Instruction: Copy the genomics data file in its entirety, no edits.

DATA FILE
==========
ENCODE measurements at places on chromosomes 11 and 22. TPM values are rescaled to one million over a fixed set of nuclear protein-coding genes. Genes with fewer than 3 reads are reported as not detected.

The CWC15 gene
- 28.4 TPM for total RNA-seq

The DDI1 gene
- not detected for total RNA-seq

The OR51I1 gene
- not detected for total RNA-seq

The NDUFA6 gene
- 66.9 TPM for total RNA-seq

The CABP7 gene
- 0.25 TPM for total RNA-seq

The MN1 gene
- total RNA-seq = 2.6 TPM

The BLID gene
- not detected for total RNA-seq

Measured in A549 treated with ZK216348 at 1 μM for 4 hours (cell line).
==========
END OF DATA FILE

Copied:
ENCODE measurements at places on chromosomes 11 and 22. TPM values are rescaled to one million over a fixed set of nuclear protein-coding genes. Genes with fewer than 3 reads are reported as not detected.

The CWC15 gene
- 28.4 TPM for total RNA-seq

The DDI1 gene
- not detected for total RNA-seq

The OR51I1 gene
- not detected for total RNA-seq

The NDUFA6 gene
- 66.9 TPM for total RNA-seq

The CABP7 gene
- 0.25 TPM for total RNA-seq

The MN1 gene
- total RNA-seq = 2.6 TPM

The BLID gene
- not detected for total RNA-seq

Measured in A549 treated with ZK216348 at 1 μM for 4 hours (cell line).